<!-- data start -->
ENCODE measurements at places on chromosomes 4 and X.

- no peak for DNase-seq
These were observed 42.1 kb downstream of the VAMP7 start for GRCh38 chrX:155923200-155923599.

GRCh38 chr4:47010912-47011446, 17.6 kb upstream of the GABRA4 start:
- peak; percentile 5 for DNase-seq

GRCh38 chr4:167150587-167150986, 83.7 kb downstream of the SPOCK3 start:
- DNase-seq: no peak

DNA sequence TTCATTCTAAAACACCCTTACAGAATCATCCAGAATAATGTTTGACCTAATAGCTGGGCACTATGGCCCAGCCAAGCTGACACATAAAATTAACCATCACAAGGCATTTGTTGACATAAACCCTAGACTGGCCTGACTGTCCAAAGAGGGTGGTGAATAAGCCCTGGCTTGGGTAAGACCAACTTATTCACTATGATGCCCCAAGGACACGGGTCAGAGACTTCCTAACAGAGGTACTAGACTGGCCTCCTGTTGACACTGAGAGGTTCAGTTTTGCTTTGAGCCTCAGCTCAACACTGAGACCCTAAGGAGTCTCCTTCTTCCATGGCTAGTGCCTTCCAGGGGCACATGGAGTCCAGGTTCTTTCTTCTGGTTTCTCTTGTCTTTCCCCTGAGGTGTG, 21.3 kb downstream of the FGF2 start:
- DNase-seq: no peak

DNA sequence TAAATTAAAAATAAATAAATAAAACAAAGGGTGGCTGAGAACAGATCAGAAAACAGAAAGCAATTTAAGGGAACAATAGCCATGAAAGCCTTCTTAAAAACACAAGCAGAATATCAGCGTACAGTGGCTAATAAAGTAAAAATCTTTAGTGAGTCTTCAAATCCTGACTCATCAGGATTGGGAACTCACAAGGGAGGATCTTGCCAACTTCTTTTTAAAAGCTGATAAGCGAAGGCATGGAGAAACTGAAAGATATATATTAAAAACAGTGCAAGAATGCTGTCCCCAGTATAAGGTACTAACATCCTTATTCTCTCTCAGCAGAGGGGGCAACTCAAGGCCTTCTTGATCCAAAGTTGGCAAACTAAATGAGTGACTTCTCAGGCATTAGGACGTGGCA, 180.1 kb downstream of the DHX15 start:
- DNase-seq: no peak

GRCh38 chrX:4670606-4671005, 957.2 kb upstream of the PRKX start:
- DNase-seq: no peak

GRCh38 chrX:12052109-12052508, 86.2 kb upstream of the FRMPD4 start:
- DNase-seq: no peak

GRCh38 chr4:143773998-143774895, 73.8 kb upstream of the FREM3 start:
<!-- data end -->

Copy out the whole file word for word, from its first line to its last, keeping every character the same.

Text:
ENCODE measurements at places on chromosomes 4 and X.

- no peak for DNase-seq
These were observed 42.1 kb downstream of the VAMP7 start for GRCh38 chrX:155923200-155923599.

GRCh38 chr4:47010912-47011446, 17.6 kb upstream of the GABRA4 start:
- peak; percentile 5 for DNase-seq

GRCh38 chr4:167150587-167150986, 83.7 kb downstream of the SPOCK3 start:
- DNase-seq: no peak

DNA sequence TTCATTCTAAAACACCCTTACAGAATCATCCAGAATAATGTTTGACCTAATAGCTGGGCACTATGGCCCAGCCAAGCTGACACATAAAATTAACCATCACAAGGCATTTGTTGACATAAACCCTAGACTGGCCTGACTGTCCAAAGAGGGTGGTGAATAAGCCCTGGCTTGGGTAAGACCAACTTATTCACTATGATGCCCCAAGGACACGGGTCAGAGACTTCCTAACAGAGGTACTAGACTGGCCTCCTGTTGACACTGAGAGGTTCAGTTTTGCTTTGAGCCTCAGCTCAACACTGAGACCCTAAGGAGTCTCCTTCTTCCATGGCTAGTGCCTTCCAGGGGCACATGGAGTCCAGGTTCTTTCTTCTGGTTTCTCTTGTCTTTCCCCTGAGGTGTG, 21.3 kb downstream of the FGF2 start:
- DNase-seq: no peak

DNA sequence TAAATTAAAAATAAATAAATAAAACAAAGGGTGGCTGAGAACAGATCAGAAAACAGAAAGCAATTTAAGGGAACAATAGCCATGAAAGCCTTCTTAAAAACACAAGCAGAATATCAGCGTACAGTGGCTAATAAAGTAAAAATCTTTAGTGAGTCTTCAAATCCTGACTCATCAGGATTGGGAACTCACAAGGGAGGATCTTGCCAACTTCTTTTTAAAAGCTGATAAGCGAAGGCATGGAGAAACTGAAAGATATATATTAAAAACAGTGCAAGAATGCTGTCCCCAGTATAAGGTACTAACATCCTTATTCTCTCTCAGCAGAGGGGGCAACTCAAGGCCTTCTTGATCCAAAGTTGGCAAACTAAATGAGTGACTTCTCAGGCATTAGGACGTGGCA, 180.1 kb downstream of the DHX15 start:
- DNase-seq: no peak

GRCh38 chrX:4670606-4671005, 957.2 kb upstream of the PRKX start:
- DNase-seq: no peak

GRCh38 chrX:12052109-12052508, 86.2 kb upstream of the FRMPD4 start:
- DNase-seq: no peak

GRCh38 chr4:143773998-143774895, 73.8 kb upstream of the FREM3 start: